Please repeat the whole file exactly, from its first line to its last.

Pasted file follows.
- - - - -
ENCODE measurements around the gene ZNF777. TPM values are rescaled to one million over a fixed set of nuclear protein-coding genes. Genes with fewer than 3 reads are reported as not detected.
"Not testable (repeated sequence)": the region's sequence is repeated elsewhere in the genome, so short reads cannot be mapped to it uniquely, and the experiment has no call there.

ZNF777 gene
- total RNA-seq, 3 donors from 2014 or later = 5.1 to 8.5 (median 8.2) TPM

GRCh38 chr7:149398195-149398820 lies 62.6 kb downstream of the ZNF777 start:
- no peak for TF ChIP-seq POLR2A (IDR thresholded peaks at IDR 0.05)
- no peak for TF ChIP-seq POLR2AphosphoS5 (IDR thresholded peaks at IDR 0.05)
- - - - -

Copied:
ENCODE measurements around the gene ZNF777. TPM values are rescaled to one million over a fixed set of nuclear protein-coding genes. Genes with fewer than 3 reads are reported as not detected.
"Not testable (repeated sequence)": the region's sequence is repeated elsewhere in the genome, so short reads cannot be mapped to it uniquely, and the experiment has no call there.

ZNF777 gene
- total RNA-seq, 3 donors from 2014 or later = 5.1 to 8.5 (median 8.2) TPM

GRCh38 chr7:149398195-149398820 lies 62.6 kb downstream of the ZNF777 start:
- no peak for TF ChIP-seq POLR2A (IDR thresholded peaks at IDR 0.05)
- no peak for TF ChIP-seq POLR2AphosphoS5 (IDR thresholded peaks at IDR 0.05)